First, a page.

It is possible to live the expat lifestyle, with aspirations of living sustainably and happily in a foreign country with attractive benefits. It isn’t always easy or straightforward, but it is possible.
While it would be ideal to arrive in a new community, find accommodation, and settle into a new life, this is sadly not the case. You can do it for a limited time (usually up to three months) in certain places, but the process becomes more complicated after that.
This is why it’s essential to think beyond the obvious. Apart from deciding how long you can remain in a country and which visa you may need, there are several other factors to consider to ensure a smooth process and a smooth transition to life in a foreign country.
1. Get to know the language
Yes, English is a worldwide language these days, but that doesn’t mean you shouldn’t learn the local language of the country you choose to live in. It would be best if you did so.
It is not only respectful of your new country, but it will also help you by allowing you to interact more effectively, meet more people, and gain a better understanding of the local lifestyle and culture. As a consequence, life as an expat would be infinitely more satisfying.
Begin with the fundamentals, set aside sometime each week to extend your knowledge, and concentrate on the advantages of learning more. You can use language apps to help you learn a new language. Take it slowly at first, learning a few new words each day, and you’ll see results quickly.
2. Be open to the unexpected aspects of expat life
It can be tempting to live in a foreign country. However, there will always be challenges or aspects of life that you may not see coming. Certain items that are simple in your home country can be difficult in your new country.
There will be cultural variations and traditions to which you will have to adapt. Life will be different in general, and the more you recognize this before you arrive, the less stressful your experience will be.
Maintain an open mind, learn as much as possible, and respect the differences. This will allow you to adapt quickly and with minimal friction. Making local friends is beneficial, as is socializing with other expats who have lived in the country for a long time.
Rather than locking yourself out, it is preferable to learn and participate in the new world. It might not be easy at first, but life will become even more rewarding once you find it out.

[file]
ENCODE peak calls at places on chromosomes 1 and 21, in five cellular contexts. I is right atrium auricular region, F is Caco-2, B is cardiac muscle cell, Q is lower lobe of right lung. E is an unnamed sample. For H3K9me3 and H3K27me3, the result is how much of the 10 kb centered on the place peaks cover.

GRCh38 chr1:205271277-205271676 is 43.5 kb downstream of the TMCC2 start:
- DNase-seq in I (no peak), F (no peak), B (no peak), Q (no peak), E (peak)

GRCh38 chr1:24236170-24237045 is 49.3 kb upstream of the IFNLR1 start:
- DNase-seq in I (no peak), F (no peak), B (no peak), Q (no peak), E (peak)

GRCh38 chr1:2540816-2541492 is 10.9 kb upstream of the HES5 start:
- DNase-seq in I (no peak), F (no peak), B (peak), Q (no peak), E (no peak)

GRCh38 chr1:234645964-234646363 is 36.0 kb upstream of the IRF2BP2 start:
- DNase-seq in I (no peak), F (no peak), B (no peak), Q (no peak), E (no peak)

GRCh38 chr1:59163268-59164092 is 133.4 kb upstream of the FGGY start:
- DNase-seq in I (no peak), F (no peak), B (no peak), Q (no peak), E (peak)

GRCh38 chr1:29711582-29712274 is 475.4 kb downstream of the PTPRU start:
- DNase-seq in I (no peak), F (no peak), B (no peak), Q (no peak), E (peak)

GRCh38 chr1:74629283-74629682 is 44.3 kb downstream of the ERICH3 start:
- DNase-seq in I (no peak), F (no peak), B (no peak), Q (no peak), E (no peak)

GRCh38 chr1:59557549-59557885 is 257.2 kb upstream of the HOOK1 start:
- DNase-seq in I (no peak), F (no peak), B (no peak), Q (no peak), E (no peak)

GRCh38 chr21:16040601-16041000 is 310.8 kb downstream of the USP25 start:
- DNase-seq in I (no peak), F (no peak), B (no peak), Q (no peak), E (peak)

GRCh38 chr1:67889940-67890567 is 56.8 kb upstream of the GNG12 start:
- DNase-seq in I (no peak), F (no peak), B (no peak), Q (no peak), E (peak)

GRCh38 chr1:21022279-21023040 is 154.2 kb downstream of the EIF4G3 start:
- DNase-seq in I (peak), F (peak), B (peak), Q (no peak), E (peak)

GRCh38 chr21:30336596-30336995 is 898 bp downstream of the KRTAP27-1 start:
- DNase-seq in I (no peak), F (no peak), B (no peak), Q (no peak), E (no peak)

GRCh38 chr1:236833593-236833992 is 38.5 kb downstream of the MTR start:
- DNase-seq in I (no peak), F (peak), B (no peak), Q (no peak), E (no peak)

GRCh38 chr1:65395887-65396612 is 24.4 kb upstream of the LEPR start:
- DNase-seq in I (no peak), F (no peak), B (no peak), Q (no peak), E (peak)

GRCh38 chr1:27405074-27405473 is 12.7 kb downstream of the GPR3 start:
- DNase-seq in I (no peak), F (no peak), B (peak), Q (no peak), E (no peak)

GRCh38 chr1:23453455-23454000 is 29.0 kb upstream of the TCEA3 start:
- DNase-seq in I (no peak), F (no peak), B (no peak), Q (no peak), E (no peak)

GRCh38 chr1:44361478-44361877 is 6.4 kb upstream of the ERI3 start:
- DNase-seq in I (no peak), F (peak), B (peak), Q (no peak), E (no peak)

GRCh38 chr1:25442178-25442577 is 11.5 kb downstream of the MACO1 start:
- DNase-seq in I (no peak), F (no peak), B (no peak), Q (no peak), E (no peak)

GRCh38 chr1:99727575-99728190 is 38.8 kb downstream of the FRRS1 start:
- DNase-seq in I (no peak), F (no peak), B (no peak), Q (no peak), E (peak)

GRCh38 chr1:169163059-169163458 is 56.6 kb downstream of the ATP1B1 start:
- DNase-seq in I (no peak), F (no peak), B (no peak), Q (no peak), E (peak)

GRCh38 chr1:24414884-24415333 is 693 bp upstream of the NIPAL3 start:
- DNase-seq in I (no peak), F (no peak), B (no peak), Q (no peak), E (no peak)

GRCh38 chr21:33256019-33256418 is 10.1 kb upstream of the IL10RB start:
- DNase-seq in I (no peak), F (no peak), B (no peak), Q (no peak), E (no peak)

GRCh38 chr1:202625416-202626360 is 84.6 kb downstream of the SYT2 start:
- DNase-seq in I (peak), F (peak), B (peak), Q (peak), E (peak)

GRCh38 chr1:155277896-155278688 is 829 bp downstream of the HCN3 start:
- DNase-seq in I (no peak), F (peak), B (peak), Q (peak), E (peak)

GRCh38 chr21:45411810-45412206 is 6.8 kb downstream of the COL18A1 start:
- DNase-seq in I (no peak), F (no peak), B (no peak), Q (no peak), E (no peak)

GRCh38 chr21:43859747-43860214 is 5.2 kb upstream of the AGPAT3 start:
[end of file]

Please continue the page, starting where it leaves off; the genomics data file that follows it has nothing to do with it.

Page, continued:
3. Be aware of your financial situation
Although it will seem that you are moving to a low-cost place, it is essential to spend some time determining how much you can plan to spend. A reasonable budget accounts for unexpected costs that you do not anticipate while relocating abroad.
If you run the air conditioner for 10 hours a day, you could end up paying more than $200 in electricity every month. This could have a significant impact on your spending, and it would be an unpleasant surprise if you didn’t know about it until you arrived.
In certain nations, the cost of signing a contract to rent an apartment or a house is extremely high. Other countries may have fewer public transit options, causing you to take more taxis than you would usually, resulting in a higher cost. Various financial surprises can occur, and it’s best to be aware of them ahead of time.
Asking questions of those who already live in the area you want to visit is the best way to get accurate details. Facebook groups, Reddit forums, and other online communities are great places to ask questions and get real answers that will help you figure out how much money you’ll need each month to live the lifestyle you want.
4. Earning a living
It’s fantastic if you can work off your savings or retirement accounts. However, if you need to live, you can study the rules before relocating to your new country. In general, obtaining a work visa that allows you to work for a local employer can be difficult.
A job offer that shows the organization couldn’t find any locals to do the work is usually needed. This is tough, and unless you’re traveling between European Union countries as an EU resident, the chances of getting a visa are slim.
It’s ideal if you work from home. There are visas available in countries such as Portugal and Germany. These are for those who work online and want to remain in their country as a citizen. As a result, you can wake up, continue working, and escape the taxation laws, making the transition to expat life much easier.
Other countries that do not offer such a visa may find it more difficult, but it is still possible. All you have to do now is look at the local tax and jobs laws and see if they might relate to you.
If you teach English online, design websites, or even work remotely for a company in your home country, wherever you end up, it would be easier than looking for work in the country.
Of course, if you operate online or have a small one-person company, it’s best to check that your operation complies with your home country’s laws before moving abroad. This could include having a proper business structure, tax numbers, a bank account, and business insurance, which doesn’t have to be a massive outlay but can provide valuable peace of mind.
Last but not least
The allure of the expat lifestyle is genuine, and it’s now easier than ever to achieve. What you don’t want to do is decide to relocate to a foreign country, purchase a plane ticket, and then discover that the process is far more involved than you expected.
Being an expat can be very difficult if you don’t take the time to grasp the situation before you leave, from cultural surprises to unforeseen expenses to visa rules to job eligibility, and so on.
It’s worthwhile to do your homework and study ahead of time. This will undoubtedly make the transition from living in your home country to those wonderful expat dreams go more smoothly.